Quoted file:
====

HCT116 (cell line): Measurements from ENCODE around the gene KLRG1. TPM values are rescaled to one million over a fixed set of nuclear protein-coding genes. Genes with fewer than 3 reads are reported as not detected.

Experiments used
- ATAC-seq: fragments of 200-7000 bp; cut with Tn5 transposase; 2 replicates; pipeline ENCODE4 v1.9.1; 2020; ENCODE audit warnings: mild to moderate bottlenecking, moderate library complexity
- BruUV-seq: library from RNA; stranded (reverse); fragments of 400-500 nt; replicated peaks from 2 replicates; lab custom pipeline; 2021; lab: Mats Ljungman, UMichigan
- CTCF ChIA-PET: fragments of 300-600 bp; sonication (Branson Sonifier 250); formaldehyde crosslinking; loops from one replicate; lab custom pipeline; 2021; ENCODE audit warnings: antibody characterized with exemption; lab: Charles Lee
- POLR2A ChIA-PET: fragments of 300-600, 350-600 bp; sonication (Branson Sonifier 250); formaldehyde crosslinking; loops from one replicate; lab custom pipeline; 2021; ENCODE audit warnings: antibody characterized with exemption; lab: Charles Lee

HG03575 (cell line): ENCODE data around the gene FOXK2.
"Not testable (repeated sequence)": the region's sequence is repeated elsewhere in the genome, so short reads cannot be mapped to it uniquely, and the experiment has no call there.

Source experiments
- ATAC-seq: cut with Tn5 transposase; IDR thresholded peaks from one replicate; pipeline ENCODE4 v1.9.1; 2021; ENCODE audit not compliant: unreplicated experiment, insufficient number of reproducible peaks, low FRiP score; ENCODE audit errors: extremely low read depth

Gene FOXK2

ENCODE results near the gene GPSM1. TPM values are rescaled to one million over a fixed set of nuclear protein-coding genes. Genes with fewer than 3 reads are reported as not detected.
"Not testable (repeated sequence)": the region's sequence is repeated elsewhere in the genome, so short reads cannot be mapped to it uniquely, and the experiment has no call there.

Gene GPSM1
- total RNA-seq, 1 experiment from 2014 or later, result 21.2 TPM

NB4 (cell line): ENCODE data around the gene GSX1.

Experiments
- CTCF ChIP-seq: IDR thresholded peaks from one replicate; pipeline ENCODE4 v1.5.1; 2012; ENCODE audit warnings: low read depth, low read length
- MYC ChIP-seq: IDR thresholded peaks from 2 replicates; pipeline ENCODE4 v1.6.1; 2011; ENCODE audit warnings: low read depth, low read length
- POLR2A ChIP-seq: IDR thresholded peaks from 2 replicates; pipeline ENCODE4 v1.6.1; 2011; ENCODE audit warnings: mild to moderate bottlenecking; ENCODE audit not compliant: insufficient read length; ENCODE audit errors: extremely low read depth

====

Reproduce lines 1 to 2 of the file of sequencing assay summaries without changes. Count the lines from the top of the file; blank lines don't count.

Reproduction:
HCT116 (cell line): Measurements from ENCODE around the gene KLRG1. TPM values are rescaled to one million over a fixed set of nuclear protein-coding genes. Genes with fewer than 3 reads are reported as not detected.

Experiments used